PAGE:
Just finished THE MAGIC OF REALITY: How We Know What’s Really True by Richard Dawkins. I loved it. It’s got the easiest and best explanation of evolution that I’ve come across, which is great because I find that when it comes to profound concepts I need multiple explanations, the simpler the better.

My favorite part of the book, though, was in the first chapter where Dawkins offers three definitions of magic. There’s supernatural magic, the kind we find in myths and fairy tales that usually requires a broomstick or a wand or maybe some ground up unicorn horn. Then there’s stage magic, which is the variety practiced by Houdini, Penn and Teller, and their cohorts. And finally there’s what Dawkins calls “poetic magic.” This is the good stuff. It’s the magic we feel when we witness an eclipse or a double rainbow, hold our newborns for the first time, fall in love, gaze with disbelief at a cherry blossom tree in May, each bloom crystalized in ice.

As the title says, the magic of reality.

I needed to do a lot of research on human evolution for CAST OFF, my novel in progress. Some of the characters in the book are homo floresiensis, the human ancestors whose remains were discovered in Indonesia in 2004. Homo floresiensis are nicknamed Hobbits because fully grown they were only about three feet tall. They lived on the island Flores along with komodo dragons, pygmy elephants and giant rats. Also, they were alive 13,000 years ago. Historically and evolutionarily speaking, that’s yesterday.

Let that sink in for a minute. You know those cave paintings in France? Homo sapiens made them about 17,000 years ago. Neanderthals? They died out about 25,000 years ago. 13,000 years ago people who looked just like you and me were wearing clothes, hunting and making art, burying their dead and using fire, molding ceramics and building structures out of wood. And people who looked kind of like you and me but also kind of like chimpanzees were doing some of those things, too.

Until either a volcanic eruption or marauding homo sapiens wiped them out. Or both. We don’t know for sure.

I spent time with William Jungers in the cafeteria at the Museum of Natural History talking about the Hobbits. Bill is a paleoanthropologist and chairs the Department of Anatomical Sciences at Stony Brook University. He hosted a symposium about homo floresiensis at Stony Brook. He’s been to Indonesia and examined their remains.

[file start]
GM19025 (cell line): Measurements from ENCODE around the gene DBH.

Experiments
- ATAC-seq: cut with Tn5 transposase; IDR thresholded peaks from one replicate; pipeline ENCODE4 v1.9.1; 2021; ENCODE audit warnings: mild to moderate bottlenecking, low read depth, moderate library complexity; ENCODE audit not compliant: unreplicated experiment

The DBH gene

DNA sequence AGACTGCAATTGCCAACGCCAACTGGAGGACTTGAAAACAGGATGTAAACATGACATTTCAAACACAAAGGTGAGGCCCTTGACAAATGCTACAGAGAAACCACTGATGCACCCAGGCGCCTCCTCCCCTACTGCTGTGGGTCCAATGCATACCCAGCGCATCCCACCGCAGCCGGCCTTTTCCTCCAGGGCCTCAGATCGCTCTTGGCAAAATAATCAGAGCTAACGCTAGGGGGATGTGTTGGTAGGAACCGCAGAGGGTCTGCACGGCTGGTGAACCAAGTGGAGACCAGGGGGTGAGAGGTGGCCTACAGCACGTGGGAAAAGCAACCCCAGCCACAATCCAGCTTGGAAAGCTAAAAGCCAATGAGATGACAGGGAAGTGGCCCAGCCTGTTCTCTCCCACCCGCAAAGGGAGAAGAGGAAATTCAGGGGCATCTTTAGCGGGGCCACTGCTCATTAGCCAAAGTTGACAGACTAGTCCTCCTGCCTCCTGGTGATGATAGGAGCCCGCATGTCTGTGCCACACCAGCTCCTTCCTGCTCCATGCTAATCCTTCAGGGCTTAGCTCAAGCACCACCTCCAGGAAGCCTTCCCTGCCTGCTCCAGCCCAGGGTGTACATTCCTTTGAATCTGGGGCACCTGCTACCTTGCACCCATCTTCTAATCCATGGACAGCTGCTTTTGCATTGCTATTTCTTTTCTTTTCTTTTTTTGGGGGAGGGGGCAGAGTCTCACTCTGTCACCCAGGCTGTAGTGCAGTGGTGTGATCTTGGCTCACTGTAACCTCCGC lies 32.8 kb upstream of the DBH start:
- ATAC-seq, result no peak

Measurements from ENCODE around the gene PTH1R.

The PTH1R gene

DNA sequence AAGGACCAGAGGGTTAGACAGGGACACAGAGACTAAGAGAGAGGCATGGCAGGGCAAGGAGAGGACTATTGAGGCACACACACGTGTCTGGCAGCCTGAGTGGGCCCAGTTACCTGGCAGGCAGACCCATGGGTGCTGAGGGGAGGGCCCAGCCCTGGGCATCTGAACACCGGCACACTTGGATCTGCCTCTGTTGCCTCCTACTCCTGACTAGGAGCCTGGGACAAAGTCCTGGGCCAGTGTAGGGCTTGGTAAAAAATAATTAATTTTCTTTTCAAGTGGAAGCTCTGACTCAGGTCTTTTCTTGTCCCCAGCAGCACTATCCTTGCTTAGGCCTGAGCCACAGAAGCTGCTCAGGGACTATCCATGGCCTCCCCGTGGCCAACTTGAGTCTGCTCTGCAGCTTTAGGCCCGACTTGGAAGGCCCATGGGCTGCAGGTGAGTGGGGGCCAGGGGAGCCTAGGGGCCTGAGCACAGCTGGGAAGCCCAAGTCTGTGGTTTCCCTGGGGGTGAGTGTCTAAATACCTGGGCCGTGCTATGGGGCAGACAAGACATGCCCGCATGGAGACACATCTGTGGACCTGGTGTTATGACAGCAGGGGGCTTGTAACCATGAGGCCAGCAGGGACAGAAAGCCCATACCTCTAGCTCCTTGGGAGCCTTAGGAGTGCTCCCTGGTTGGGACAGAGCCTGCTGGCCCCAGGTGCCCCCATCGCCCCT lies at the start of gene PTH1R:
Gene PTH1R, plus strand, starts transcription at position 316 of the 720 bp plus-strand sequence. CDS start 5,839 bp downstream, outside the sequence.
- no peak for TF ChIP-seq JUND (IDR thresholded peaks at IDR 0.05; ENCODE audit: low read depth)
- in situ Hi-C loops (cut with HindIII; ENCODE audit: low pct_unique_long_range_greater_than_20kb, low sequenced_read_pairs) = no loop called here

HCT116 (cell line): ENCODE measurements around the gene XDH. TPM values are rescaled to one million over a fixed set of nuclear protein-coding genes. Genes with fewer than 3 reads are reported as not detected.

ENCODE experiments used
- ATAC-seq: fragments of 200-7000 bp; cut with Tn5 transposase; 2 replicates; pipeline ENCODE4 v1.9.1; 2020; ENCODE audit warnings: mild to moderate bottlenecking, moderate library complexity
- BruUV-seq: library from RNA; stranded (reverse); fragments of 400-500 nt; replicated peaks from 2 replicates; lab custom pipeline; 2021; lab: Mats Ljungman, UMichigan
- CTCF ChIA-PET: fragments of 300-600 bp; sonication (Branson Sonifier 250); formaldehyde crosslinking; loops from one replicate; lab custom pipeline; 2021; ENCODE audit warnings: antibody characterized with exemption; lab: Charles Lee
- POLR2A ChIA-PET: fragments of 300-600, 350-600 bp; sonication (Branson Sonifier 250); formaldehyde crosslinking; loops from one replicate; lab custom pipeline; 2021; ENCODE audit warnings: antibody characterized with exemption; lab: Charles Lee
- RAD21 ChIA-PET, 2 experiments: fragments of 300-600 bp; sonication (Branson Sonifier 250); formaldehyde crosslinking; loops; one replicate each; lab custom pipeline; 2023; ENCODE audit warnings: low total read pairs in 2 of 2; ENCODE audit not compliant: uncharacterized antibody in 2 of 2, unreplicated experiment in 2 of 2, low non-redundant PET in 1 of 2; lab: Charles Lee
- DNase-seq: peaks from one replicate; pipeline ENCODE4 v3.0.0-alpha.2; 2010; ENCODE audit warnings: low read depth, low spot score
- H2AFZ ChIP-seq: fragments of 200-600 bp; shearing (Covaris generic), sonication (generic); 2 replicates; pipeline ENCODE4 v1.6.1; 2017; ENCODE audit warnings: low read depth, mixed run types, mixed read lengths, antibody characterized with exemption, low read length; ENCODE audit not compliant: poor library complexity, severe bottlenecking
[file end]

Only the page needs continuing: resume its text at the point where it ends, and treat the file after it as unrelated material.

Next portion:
Here’s a picture of Bill with a model of what the Hobbits may have looked like:reconLB1etmoi_border_0.preview

I asked him, “So if you’ve got homo sapiens on one end of the spectrum and chimps and bonobos on the other end, where do homo floresiensis fall?” He said that homo floresiensis barely made it into the “homo” bucket but that they were far more like us than like apes.

Whoa. I’ve read a lot about apes, and I’ve been to Indonesia and hung out with wild orangutans, and I have to tell you, apes are a lot like us. They’ve got a wide emotional range, they communicate, they make war, commit murder, nurture orphaned babies, problem solve, make tools, use tools, play for no reason other than sheer enjoyment, empathize, act selflessly, act selfishly, get bored…see what I mean?

So what does it mean to be barely in the same category as us and yet far more like us than like apes?

Here’s where Dawkins helps. He describes evolution like a stack of postcards three miles high. The first postcard has a picture of you, the second postcard has a picture of your father, the third your grandfather, the fourth your great-grandfather all the way back through millions of ancestors until you get to the very first postcard, which was taken 185 million generations ago (you’ll need to pretend photography was invented back then), and depicts something that looks like…a fish.

It’s incomprehensible to think that we descend from fish, but it’s easy to believe that we share a heritage with our father, our grandfather or even our great-great-great-etc. grandfather, who, even though he was a caveman was still a homo sapien and if you gave him a shave and decent suit he’d fit right in on line at the movies or as a member of the House of Representatives.

If I remember that each generation changes just a teeny bit from the one that preceded it, I can wrap my head around the idea that those tiny differences add up so that at some point long ago, our ancestors looked very different from us.

What interests me, though, isn’t how different our ancestors were from us but how similar they were. What did we humans inherit from that fish-like creature? Or from the one that looked a lot like a lizard but wasn’t a lizard, or from the ape that wasn’t quite an ape, or from the human ancestor that we shared with homo floresiensis, some of whose descendants became Hobbits while others became…us?

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